The ice was a little slushy in spots, but that didn't stop people from going out on the lake during “Fun in the Snow at Black Moshannon” Saturday at Black Moshannon State Park in Philipsburg.
Ice skating, broom ball, ice bowling, snowshoeing and curling were among the activities to choose from at the festival in an effort to get people to come out and see what the park has to offer in the colder months, said Tim Watson, a Penn State Intern at Black Moshannon. Despite some initial concerns that the warm weather would delay or cancel the festival, the ice on the lake remained thick enough for the event, Watson said.
“It’s a such a good thing for people to get outside in the winter time, and have fun in your state park all year long, all life long,” Watson (senior-recreation, park and tourism management) said.
The chance to try curling drew in Penn State student Taylor Blyth and a few of his friends.
“I have wanted to try curling for the past couple years after watching it at the Olympics, so it was pretty awesome to get to do it,” Blyth (graduate-nuclear engineering) said.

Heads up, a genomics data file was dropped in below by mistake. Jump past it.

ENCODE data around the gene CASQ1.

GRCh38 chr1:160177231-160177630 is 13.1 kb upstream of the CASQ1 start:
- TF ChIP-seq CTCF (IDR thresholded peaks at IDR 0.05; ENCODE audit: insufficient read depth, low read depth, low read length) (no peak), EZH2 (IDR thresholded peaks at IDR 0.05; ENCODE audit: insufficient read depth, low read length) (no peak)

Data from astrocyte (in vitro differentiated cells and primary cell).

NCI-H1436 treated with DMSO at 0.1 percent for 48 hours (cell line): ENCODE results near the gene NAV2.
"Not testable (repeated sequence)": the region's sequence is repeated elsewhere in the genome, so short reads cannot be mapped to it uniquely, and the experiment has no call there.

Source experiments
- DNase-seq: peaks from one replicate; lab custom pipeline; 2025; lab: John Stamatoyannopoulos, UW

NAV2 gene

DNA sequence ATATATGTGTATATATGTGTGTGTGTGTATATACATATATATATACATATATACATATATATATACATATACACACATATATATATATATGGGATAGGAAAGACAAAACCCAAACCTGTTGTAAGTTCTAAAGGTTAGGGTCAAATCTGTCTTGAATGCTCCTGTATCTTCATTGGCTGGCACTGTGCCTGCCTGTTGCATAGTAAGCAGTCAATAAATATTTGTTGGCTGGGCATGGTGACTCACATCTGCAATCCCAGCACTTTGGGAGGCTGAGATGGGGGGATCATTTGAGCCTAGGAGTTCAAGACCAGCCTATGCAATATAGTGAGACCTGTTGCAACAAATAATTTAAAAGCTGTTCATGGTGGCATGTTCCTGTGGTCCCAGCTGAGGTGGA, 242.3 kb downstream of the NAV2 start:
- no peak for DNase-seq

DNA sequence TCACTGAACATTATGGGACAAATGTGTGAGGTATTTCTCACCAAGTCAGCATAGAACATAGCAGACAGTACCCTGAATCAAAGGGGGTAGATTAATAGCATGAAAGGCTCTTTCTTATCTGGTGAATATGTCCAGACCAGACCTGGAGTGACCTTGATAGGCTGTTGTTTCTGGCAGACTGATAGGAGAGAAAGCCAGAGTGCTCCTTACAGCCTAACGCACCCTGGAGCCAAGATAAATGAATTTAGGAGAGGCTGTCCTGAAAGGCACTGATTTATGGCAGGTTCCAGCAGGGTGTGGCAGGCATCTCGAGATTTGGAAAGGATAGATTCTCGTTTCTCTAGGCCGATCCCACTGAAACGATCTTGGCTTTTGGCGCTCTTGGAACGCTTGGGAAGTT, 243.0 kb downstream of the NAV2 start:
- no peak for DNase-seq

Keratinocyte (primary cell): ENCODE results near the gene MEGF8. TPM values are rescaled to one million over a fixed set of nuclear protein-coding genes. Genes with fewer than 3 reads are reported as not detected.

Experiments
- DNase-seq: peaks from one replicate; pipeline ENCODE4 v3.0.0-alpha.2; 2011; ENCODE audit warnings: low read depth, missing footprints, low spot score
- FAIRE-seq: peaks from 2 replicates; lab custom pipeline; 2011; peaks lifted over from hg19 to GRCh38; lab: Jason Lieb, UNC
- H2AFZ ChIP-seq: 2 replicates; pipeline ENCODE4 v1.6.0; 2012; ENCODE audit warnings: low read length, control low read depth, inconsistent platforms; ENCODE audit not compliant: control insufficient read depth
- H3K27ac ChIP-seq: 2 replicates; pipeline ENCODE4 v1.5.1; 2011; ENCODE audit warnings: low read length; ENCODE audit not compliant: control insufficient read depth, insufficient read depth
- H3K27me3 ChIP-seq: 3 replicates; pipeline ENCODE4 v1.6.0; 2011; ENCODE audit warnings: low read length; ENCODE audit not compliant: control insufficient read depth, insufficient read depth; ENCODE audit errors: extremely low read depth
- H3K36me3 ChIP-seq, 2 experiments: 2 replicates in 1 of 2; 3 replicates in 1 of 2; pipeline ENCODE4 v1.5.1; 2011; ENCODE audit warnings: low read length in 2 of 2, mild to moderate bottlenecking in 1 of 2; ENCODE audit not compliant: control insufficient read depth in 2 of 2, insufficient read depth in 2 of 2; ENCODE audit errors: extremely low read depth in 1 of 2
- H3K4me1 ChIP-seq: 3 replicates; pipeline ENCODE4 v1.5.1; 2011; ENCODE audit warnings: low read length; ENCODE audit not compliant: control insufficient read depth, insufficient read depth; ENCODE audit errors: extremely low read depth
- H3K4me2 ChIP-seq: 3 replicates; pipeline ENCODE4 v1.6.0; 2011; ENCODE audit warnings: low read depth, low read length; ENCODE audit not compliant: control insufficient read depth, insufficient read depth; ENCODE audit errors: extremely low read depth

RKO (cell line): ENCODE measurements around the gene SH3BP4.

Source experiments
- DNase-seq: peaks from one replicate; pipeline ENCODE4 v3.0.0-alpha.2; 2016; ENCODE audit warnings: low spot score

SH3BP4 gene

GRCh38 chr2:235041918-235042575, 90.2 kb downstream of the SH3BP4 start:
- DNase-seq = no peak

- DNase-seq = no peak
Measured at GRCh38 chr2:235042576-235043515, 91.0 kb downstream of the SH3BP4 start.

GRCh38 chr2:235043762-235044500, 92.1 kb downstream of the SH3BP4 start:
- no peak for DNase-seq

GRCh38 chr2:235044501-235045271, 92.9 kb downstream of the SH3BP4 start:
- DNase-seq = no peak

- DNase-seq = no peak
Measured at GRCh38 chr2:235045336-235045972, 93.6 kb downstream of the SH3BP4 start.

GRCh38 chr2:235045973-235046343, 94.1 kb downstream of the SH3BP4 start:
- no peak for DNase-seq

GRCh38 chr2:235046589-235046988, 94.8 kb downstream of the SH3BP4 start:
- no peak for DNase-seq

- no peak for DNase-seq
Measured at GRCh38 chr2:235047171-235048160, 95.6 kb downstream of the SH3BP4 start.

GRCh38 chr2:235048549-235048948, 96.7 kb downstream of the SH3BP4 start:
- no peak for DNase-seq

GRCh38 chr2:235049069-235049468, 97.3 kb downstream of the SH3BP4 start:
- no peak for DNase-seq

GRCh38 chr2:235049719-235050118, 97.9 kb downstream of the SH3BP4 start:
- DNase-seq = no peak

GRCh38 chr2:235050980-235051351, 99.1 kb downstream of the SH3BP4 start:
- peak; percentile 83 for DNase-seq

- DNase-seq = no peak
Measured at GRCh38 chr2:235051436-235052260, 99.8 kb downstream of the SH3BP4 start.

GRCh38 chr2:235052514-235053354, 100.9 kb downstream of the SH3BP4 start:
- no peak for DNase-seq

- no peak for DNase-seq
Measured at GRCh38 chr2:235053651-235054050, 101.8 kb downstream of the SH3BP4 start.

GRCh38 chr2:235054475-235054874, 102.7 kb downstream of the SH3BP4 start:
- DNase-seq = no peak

Despite groups of ice fishermen out far on the ice, Tammy Green, of State College, said she was still a little apprehensive to go on the ice.
“It makes me a little nervous,” Green said. “I was afraid that it may crack and we would fall through.”
Green said she did enjoy snowshoeing despite the small amount of snow on the ground.
“It was fun, I was afraid I was going to slide down like skis, but you were able to just walk up and down the hill — It was a great new experience,” Green said.
The park offers different festivals and programs throughout the year, with the winter festival being the smallest, Park Manager Jessica Lavelua said. Lavelua said she expected 300 to 500 people to attend the event, while the summer Lumberjack Festival draws 3,000 to 5,000.
The winter festival is put on by the non-profit group Friends of Black Moshannon, and any money generated goes back into the park, Lavelua said.
The park offers a skating area on the ice throughout winter for those with skates and has a number of snowshoes for people to borrow, Lavelua said.